In socknitters there was recently a brief discussion on how to convert sock patterns written using the two circular needle method to using double pointed needles. The result:
1) put half the stitches from circular needle #1 onto dpn #1 then the other half from circ. #1 on dpn #2.
2) put half the stitches from circ. #2 on dpn #3 and the other half on dpn #4.
3) read pattern carefully and remember which dpn corresponds with which circular needle.
But… what if the stitch or motif pattern isn’t exactly the same all the way around causing mathmatical migrains?
1) Again, read pattern carefully
2) Take the # of stitches the pattern/motif is worked over and divide by 2. That’s how many stitches you need to have on each dpn. (If stitch pattern is a 40 stitch repeat, you need 20 pattern stitches over 2 dpns.)
NOTE: If stitch pattern is a 40 stitch repeat that is not the TOTAL number of stitches you need, simply the number of ‘pattern’ stitches needed. You still need ‘x’ number of total stitches.
For example, if you are working a 64 stitch sock with a 40 stitch cable repeat you need 64 stitches divided over 3 or 4 double points – your preference. You will need 20 stitches of the cable repeat on one dpn and 20 stitches of the cable repeat on the other dpn. If you are working a 60 stitch sock with an all over 20 stitch pattern repeat you could do 3dpns with 3 repeats per needle. Just do whatever makes most sense to you with the pattern.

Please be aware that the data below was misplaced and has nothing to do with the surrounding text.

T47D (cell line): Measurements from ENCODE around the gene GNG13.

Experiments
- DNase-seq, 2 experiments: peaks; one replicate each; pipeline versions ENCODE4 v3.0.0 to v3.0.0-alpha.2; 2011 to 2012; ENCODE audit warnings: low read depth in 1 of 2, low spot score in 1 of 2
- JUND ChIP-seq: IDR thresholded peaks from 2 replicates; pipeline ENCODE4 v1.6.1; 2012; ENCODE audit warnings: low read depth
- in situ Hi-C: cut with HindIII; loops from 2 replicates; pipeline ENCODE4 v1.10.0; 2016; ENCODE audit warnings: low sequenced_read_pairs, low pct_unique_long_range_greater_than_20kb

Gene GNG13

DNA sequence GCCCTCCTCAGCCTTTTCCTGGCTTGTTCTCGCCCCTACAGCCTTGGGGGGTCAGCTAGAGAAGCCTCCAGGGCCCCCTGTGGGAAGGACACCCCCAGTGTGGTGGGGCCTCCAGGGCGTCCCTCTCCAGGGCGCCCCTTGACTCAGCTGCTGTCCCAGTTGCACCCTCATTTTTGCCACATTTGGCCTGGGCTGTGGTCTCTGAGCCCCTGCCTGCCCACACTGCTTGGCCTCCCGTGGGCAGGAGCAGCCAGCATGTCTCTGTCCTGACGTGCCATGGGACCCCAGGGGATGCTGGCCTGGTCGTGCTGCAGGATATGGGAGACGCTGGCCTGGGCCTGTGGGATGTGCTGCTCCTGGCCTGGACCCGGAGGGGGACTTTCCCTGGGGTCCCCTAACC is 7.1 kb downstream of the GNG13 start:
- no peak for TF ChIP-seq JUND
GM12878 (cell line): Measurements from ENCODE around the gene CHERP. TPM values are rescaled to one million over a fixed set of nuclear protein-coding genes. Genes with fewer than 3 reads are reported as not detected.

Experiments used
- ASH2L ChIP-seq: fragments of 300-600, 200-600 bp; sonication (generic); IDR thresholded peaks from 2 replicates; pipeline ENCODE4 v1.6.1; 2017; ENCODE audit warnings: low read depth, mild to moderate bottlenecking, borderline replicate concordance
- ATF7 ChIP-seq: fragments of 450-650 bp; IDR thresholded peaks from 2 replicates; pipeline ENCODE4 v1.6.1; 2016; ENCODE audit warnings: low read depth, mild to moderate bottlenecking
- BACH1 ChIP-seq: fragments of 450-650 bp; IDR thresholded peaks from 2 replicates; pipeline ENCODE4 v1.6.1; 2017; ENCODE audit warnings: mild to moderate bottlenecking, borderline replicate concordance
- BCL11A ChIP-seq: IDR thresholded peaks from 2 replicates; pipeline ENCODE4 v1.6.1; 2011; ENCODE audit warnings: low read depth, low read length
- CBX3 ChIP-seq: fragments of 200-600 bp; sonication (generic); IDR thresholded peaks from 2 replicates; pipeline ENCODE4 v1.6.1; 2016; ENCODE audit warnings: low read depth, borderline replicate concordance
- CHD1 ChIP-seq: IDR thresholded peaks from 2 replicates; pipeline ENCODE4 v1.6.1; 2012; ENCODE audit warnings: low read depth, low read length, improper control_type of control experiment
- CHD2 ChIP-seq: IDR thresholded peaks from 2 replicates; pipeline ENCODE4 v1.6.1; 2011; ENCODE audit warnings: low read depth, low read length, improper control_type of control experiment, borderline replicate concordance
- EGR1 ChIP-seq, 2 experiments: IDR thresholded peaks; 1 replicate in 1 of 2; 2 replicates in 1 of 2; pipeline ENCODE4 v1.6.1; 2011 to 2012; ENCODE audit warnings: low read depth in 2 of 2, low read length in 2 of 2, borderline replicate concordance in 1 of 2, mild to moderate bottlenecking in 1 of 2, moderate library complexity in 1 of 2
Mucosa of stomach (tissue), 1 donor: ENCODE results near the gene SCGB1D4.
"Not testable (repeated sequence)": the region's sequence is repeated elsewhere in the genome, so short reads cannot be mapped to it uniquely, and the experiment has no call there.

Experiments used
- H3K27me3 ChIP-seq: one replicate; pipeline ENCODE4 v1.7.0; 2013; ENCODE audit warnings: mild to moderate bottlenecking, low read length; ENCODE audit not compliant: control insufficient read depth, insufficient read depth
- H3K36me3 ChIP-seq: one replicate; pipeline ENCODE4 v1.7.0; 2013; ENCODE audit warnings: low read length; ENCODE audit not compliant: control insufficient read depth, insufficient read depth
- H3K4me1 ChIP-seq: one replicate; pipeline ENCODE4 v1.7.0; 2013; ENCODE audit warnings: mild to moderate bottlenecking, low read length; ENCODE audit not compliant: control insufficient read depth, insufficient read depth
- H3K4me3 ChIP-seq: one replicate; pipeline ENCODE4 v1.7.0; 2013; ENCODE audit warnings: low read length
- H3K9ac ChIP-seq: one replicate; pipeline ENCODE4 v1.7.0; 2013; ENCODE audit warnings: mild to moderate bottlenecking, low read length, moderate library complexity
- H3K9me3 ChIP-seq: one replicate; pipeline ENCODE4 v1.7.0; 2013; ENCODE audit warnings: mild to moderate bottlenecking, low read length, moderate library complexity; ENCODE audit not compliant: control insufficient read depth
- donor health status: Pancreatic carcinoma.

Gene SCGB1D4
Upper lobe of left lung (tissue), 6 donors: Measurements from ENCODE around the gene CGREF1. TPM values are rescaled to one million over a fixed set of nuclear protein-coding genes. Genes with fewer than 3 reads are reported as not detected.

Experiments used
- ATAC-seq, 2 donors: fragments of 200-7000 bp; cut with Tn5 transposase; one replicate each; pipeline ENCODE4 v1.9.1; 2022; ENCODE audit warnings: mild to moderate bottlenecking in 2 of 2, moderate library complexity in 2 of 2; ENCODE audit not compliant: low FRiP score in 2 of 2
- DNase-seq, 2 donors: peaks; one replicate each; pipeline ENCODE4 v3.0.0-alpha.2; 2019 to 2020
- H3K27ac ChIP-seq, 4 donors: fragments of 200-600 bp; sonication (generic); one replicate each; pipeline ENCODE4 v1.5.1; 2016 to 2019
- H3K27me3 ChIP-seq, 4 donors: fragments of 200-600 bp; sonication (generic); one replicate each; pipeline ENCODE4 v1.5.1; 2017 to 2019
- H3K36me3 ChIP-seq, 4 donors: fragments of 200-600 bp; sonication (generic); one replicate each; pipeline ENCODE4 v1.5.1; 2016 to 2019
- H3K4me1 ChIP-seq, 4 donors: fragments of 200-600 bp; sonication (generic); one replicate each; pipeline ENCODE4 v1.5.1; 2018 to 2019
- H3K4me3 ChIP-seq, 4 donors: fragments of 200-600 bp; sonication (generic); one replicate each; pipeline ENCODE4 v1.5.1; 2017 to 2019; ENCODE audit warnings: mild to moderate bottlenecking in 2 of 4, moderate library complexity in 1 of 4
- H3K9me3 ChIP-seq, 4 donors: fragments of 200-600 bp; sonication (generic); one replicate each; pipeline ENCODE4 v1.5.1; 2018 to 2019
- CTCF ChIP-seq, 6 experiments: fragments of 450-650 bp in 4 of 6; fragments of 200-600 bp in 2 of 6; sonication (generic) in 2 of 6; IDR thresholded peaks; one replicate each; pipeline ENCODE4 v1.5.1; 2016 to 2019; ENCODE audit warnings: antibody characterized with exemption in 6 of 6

I’m just starting a pair using this method. We’ll see how it goes. So far the math looks right but due to my sporadic counting skills…. uh…. well, ya know. Once I feel a bit more comfortable with it, I’ll post progress notes and pics.
This is absolutely not an original idea of mine – thanks goes to ‘Elizabeth in Norway’ ‘Trek’ for answers and ‘Irene’ for asking the question.